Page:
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Don’t Roll the Dice with Process Mining Simulation
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Don’t Roll the Dice with Process Mining Simulation

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Would you roll the dice to make business decisions? Most likely not. Business decisions are expected to be based on, among other criteria, thorough analysis of timely data, holistic problem-solving, and consideration of the current and future state of the business and its environment. However, when assessing, prioritising, and implementing process improvements, many companies ignore these principles and rely on back-of-the-envelope maths or the simulation tools that come with their process mapping and mining tools. These Level 1 simulation features have a limited understanding of how improvements affect process KPIs and allow very basic testing of process improvements by changing selected input variables in very restricted ways.

In this blog post, we will demonstrate that using the simulation features that come with mapping and mining software - not to speak of back-of-the-envelope maths - is like rolling the dice to make your business decisions. Process mining simulation may ignore the characteristics of good business decisions, leading to suboptimal decisions that hurt your business’s bottom line and that decision-makers cannot trust or rely on. Moreover, those basic simulation features often do not come with valuable features, including extensible simulation models, process variant analysis, and advanced AI and analytical tools.

Instead, decision-makers should use a simulation tool like Silico that enables simulation at a higher level. Silico mirrors processes accurately, produces reliable insights that decision-makers can trust, and allows decision-makers to change input values over time and observe outcomes as they develop over the future days, weeks, months, and years. Silico then builds on these reliable simulations by, for example, expanding simulations beyond single processes to commercial outcomes, testing new process variants, and automatically identifying optimisations to unlock realms of value.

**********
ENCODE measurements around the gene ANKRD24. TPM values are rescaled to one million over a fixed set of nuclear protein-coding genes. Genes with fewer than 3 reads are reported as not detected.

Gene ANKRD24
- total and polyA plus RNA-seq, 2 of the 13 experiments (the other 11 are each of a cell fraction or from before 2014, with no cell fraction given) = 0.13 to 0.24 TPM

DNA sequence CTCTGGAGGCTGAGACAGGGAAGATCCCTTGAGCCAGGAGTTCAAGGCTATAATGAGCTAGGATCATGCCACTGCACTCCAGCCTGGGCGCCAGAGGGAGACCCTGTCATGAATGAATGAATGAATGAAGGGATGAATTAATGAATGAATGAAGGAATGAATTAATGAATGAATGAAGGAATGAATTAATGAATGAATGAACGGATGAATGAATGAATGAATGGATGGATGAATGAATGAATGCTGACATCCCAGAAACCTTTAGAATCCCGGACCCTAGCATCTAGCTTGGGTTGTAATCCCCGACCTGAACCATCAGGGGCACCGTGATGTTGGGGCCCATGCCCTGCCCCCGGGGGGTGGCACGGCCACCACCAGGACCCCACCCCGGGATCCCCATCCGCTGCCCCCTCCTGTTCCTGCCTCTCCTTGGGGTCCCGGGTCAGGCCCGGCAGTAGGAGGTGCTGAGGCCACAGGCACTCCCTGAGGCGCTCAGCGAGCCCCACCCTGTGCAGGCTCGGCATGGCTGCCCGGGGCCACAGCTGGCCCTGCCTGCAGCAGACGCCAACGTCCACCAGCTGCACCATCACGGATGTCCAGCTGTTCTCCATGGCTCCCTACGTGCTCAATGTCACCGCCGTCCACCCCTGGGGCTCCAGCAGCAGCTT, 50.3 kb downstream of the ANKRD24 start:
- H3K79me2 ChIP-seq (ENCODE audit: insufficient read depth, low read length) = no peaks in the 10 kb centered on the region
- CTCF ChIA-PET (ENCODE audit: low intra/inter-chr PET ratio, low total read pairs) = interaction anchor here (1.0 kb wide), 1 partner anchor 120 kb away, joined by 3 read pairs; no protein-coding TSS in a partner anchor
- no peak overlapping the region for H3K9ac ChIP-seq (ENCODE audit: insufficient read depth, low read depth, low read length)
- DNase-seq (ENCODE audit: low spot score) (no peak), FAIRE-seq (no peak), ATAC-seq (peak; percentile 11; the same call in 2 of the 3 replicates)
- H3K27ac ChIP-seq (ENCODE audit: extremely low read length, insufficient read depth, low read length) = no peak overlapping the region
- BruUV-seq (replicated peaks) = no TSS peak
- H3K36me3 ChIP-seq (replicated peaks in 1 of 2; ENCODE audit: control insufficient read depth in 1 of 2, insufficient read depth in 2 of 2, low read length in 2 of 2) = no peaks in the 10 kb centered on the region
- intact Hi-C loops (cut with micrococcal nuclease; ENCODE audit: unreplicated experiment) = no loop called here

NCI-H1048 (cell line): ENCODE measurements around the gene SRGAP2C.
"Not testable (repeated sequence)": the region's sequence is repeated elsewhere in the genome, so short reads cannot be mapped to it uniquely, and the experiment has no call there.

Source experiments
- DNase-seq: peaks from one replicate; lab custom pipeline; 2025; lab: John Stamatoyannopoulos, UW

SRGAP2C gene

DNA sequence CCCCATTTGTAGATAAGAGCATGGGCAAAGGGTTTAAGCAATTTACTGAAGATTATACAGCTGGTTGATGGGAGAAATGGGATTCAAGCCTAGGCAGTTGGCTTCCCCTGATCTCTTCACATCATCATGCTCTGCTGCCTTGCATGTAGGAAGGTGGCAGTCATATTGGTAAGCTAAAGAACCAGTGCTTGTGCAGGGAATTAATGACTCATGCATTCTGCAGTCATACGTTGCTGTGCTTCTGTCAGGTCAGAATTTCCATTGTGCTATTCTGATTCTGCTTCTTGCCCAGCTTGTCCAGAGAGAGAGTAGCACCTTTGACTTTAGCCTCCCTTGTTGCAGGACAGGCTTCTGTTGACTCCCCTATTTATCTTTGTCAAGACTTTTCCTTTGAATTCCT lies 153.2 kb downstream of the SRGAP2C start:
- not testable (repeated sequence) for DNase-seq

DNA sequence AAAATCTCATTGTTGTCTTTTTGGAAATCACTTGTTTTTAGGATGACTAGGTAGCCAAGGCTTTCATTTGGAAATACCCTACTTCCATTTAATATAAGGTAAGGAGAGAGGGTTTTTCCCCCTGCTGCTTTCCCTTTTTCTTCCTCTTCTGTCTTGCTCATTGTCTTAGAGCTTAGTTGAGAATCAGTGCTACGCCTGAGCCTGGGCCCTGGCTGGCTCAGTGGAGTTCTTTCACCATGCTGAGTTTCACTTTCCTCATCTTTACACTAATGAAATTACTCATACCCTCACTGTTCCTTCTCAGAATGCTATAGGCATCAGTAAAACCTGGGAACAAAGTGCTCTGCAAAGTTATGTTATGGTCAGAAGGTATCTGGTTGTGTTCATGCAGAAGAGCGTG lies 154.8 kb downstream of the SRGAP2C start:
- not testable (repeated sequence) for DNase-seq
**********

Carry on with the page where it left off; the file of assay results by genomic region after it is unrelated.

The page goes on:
Process Mapping and Mining may include Limited Simulation Features

Many organisations leverage process mining, process mapping, and business intelligence tools to understand their processes comprehensively. With this knowledge, they can easily unlock the value of simulation to improve their processes by answering the critical question: ‘What’s next?’.

However, it’s important to note that not all simulation features are created equal. When process mapping and mining tools include simulation, they are often limited (Level 1 in the simulation hierarchy). These simulations are easy to use and can quickly convert mining graphs and analytics into simulation models.